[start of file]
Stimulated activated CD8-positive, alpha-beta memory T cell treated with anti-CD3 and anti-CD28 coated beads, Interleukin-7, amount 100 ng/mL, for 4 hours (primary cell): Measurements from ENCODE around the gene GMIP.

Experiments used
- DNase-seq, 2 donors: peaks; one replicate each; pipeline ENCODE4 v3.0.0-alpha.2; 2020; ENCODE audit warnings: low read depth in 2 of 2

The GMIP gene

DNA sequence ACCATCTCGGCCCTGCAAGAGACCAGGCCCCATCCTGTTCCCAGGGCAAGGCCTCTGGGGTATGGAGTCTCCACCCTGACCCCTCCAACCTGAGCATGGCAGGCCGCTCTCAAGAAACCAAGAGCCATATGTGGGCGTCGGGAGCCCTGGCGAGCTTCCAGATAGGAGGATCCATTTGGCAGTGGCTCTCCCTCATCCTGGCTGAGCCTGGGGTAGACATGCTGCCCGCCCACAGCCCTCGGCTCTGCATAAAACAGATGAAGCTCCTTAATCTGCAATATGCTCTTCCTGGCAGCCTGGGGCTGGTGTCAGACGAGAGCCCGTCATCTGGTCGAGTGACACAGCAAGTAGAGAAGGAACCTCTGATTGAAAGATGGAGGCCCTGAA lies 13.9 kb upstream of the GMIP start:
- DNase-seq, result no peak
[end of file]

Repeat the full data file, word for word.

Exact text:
Stimulated activated CD8-positive, alpha-beta memory T cell treated with anti-CD3 and anti-CD28 coated beads, Interleukin-7, amount 100 ng/mL, for 4 hours (primary cell): Measurements from ENCODE around the gene GMIP.

Experiments used
- DNase-seq, 2 donors: peaks; one replicate each; pipeline ENCODE4 v3.0.0-alpha.2; 2020; ENCODE audit warnings: low read depth in 2 of 2

The GMIP gene

DNA sequence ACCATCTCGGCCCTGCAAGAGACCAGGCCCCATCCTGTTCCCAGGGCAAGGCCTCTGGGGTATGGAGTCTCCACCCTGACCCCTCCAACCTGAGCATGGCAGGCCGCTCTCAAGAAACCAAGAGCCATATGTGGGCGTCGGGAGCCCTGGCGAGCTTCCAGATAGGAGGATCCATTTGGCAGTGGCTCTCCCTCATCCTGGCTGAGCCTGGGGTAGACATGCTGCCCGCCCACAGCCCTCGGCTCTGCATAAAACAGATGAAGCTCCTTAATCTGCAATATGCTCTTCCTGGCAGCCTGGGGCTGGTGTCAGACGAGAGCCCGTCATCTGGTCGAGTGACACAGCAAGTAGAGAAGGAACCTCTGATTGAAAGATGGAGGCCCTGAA lies 13.9 kb upstream of the GMIP start:
- DNase-seq, result no peak